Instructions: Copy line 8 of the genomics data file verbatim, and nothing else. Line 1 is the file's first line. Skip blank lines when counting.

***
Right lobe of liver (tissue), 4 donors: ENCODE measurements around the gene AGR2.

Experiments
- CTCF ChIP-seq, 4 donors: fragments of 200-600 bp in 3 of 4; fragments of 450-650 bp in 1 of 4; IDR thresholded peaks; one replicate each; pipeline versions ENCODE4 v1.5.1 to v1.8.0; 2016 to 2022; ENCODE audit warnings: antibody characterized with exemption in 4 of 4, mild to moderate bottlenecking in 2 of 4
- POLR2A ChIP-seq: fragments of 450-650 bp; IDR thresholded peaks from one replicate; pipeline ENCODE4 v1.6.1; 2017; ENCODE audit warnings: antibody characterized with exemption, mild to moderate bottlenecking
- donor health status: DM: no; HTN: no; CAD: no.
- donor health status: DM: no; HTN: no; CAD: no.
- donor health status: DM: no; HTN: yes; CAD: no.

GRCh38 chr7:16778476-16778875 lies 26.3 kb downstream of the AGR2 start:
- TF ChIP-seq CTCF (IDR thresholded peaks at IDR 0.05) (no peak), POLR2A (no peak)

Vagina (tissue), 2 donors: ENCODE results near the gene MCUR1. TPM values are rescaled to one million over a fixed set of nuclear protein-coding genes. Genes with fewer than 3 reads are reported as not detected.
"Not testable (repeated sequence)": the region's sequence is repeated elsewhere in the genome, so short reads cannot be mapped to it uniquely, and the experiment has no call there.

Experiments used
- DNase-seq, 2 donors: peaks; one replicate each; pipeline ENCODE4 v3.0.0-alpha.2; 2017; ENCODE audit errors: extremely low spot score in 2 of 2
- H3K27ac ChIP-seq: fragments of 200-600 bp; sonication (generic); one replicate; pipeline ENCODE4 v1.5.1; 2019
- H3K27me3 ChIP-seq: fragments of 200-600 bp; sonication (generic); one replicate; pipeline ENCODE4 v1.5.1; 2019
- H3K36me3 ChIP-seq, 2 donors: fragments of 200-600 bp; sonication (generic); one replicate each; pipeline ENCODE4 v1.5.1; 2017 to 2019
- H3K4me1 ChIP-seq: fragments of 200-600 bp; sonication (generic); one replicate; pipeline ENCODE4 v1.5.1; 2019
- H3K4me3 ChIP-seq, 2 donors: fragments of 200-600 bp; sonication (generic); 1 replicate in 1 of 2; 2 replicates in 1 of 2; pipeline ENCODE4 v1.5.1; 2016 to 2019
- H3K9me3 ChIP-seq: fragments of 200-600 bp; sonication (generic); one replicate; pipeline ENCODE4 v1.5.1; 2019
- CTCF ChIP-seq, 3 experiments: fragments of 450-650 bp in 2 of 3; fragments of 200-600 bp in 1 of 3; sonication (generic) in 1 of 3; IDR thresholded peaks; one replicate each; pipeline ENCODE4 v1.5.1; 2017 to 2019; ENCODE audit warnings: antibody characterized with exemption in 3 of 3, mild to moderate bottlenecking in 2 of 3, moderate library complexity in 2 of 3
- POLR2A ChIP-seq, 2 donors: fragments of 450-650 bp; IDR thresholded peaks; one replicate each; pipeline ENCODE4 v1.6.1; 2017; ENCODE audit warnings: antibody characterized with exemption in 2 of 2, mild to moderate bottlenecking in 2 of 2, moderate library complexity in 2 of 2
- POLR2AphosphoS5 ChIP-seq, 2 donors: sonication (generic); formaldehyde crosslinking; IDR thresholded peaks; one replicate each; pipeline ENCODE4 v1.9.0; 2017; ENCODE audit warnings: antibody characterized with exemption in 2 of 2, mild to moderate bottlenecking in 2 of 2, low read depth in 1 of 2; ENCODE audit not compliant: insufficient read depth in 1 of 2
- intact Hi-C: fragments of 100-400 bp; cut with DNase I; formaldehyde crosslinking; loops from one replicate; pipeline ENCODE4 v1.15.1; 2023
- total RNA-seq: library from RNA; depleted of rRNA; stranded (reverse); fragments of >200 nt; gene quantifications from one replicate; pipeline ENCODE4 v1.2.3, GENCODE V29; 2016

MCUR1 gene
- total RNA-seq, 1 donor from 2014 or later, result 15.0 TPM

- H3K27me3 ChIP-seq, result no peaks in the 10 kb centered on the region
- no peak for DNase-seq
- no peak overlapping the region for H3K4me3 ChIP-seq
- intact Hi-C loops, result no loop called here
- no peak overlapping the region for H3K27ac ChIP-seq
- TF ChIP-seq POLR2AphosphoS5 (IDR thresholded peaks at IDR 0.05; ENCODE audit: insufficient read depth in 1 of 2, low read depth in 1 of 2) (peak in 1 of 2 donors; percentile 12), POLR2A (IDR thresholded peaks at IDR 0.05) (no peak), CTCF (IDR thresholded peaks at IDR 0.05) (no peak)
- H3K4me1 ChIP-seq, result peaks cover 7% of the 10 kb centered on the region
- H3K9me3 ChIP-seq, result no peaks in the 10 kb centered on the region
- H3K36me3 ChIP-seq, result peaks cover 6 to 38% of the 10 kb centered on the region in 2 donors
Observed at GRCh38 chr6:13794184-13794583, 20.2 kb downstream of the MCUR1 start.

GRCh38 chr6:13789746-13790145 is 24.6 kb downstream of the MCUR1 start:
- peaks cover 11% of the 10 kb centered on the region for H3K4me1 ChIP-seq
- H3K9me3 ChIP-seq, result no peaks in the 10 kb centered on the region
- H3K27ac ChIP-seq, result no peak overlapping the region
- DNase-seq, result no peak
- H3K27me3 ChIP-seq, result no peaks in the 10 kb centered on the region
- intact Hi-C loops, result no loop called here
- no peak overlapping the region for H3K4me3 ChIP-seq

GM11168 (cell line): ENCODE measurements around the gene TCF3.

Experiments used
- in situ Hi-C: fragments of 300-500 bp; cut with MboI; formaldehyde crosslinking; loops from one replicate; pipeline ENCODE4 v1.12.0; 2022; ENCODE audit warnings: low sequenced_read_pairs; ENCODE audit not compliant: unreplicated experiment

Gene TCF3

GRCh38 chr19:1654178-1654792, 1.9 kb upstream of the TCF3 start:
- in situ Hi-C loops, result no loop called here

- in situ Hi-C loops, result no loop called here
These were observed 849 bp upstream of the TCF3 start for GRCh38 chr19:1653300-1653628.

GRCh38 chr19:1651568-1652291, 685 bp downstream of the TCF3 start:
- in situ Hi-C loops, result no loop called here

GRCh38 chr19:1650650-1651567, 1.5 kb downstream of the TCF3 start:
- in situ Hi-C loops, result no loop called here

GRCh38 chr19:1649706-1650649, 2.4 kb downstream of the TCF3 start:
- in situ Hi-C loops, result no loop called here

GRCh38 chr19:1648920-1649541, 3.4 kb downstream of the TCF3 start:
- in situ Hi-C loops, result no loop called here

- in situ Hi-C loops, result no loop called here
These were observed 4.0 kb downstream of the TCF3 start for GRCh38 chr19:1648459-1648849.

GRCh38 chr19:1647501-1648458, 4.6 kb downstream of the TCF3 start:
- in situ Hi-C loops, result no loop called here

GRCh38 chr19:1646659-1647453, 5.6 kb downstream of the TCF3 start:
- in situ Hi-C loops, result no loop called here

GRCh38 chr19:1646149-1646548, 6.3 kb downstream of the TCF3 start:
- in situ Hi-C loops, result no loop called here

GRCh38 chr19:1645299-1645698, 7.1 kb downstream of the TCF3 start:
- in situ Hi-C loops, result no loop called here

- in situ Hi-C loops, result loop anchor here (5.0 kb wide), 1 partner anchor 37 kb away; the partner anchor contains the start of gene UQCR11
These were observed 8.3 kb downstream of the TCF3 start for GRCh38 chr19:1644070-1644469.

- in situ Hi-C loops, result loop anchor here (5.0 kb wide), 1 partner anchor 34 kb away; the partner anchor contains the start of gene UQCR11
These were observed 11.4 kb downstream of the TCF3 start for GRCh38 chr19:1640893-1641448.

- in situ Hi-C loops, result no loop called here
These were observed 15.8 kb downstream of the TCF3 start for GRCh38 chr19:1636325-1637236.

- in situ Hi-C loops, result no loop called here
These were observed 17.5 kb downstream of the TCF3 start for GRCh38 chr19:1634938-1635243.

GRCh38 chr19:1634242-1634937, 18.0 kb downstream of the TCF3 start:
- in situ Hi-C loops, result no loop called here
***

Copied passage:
GRCh38 chr7:16778476-16778875 lies 26.3 kb downstream of the AGR2 start: